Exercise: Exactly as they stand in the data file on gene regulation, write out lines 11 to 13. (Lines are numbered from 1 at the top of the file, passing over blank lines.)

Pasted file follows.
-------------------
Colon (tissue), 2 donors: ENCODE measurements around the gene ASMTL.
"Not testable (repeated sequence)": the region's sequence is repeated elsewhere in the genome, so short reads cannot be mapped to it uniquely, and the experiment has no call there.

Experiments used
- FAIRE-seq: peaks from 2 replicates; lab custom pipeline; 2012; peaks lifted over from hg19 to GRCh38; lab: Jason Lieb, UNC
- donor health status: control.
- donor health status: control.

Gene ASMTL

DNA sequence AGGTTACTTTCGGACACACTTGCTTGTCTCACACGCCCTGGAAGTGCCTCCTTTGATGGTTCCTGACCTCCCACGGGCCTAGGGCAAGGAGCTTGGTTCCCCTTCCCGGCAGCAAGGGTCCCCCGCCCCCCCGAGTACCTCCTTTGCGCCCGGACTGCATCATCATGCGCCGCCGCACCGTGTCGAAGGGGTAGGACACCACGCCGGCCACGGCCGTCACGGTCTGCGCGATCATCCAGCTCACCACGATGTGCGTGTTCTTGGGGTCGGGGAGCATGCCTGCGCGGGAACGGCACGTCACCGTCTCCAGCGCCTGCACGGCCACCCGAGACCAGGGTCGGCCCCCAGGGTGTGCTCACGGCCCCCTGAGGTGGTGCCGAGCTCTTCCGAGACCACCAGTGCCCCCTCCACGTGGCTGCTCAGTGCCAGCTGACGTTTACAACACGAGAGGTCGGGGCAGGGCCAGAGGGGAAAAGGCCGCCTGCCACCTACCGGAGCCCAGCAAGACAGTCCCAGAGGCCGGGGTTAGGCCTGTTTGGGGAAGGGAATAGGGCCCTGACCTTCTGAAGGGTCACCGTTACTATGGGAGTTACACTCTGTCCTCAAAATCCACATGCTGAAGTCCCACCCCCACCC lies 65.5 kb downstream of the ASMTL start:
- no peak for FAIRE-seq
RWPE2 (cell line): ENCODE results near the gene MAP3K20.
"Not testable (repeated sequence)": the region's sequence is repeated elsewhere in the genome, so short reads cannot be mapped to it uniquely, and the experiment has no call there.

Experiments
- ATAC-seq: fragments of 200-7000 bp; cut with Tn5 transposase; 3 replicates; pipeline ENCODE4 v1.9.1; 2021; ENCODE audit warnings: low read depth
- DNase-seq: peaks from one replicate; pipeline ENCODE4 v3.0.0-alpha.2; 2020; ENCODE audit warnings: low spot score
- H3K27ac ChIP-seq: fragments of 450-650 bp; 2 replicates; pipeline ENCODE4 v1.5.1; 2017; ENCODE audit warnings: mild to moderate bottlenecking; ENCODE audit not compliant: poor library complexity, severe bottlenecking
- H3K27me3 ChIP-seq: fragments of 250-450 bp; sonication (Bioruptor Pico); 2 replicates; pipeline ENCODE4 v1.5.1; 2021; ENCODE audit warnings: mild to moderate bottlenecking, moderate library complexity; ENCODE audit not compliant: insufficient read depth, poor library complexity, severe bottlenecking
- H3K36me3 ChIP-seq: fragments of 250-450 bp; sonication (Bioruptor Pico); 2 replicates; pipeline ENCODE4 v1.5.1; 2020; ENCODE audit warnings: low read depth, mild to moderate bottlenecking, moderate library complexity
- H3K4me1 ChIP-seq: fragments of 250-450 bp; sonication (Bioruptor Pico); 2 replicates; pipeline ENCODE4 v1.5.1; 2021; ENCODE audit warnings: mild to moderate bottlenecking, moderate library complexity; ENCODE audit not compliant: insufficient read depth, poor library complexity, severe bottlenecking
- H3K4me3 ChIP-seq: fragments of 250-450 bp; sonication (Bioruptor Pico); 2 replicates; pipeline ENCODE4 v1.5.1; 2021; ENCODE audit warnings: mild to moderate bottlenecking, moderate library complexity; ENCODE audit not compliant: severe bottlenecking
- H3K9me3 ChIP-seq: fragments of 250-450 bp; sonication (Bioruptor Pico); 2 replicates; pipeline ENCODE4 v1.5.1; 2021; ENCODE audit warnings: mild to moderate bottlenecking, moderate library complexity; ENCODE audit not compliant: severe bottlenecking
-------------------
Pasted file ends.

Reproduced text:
"Not testable (repeated sequence)": the region's sequence is repeated elsewhere in the genome, so short reads cannot be mapped to it uniquely, and the experiment has no call there.

Experiments
- ATAC-seq: fragments of 200-7000 bp; cut with Tn5 transposase; 3 replicates; pipeline ENCODE4 v1.9.1; 2021; ENCODE audit warnings: low read depth